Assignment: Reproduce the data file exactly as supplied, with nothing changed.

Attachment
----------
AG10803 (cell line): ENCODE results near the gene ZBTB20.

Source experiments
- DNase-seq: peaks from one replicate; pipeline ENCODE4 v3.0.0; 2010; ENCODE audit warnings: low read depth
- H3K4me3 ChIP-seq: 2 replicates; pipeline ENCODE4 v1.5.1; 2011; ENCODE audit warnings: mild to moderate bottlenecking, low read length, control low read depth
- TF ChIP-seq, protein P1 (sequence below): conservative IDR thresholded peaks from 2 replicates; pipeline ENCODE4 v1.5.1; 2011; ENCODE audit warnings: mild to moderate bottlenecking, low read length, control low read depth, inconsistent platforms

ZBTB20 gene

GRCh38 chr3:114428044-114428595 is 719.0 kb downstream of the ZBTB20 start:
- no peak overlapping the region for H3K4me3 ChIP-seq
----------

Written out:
AG10803 (cell line): ENCODE results near the gene ZBTB20.

Source experiments
- DNase-seq: peaks from one replicate; pipeline ENCODE4 v3.0.0; 2010; ENCODE audit warnings: low read depth
- H3K4me3 ChIP-seq: 2 replicates; pipeline ENCODE4 v1.5.1; 2011; ENCODE audit warnings: mild to moderate bottlenecking, low read length, control low read depth
- TF ChIP-seq, protein P1 (sequence below): conservative IDR thresholded peaks from 2 replicates; pipeline ENCODE4 v1.5.1; 2011; ENCODE audit warnings: mild to moderate bottlenecking, low read length, control low read depth, inconsistent platforms

ZBTB20 gene

GRCh38 chr3:114428044-114428595 is 719.0 kb downstream of the ZBTB20 start:
- no peak overlapping the region for H3K4me3 ChIP-seq